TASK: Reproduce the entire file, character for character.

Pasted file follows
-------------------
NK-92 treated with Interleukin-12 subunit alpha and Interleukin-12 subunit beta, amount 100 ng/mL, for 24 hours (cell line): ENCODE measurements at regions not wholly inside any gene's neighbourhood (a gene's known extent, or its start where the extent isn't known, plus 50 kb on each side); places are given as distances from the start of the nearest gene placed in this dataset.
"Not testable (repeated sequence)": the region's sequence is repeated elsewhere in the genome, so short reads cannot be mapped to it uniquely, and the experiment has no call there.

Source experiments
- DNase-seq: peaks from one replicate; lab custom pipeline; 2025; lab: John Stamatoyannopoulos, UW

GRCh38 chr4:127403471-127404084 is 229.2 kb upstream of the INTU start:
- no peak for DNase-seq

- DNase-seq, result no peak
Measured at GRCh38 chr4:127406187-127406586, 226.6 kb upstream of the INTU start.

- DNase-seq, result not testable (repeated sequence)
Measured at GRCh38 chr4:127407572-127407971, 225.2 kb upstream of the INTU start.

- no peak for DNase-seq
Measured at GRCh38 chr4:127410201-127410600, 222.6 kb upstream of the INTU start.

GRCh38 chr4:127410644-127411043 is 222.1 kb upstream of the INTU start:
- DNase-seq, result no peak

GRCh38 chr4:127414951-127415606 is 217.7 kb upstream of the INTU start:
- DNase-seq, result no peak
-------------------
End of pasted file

NK-92 treated with Interleukin-12 subunit alpha and Interleukin-12 subunit beta, amount 100 ng/mL, for 24 hours (cell line): ENCODE measurements at regions not wholly inside any gene's neighbourhood (a gene's known extent, or its start where the extent isn't known, plus 50 kb on each side); places are given as distances from the start of the nearest gene placed in this dataset.
"Not testable (repeated sequence)": the region's sequence is repeated elsewhere in the genome, so short reads cannot be mapped to it uniquely, and the experiment has no call there.

Source experiments
- DNase-seq: peaks from one replicate; lab custom pipeline; 2025; lab: John Stamatoyannopoulos, UW

GRCh38 chr4:127403471-127404084 is 229.2 kb upstream of the INTU start:
- no peak for DNase-seq

- DNase-seq, result no peak
Measured at GRCh38 chr4:127406187-127406586, 226.6 kb upstream of the INTU start.

- DNase-seq, result not testable (repeated sequence)
Measured at GRCh38 chr4:127407572-127407971, 225.2 kb upstream of the INTU start.

- no peak for DNase-seq
Measured at GRCh38 chr4:127410201-127410600, 222.6 kb upstream of the INTU start.

GRCh38 chr4:127410644-127411043 is 222.1 kb upstream of the INTU start:
- DNase-seq, result no peak

GRCh38 chr4:127414951-127415606 is 217.7 kb upstream of the INTU start:
- DNase-seq, result no peak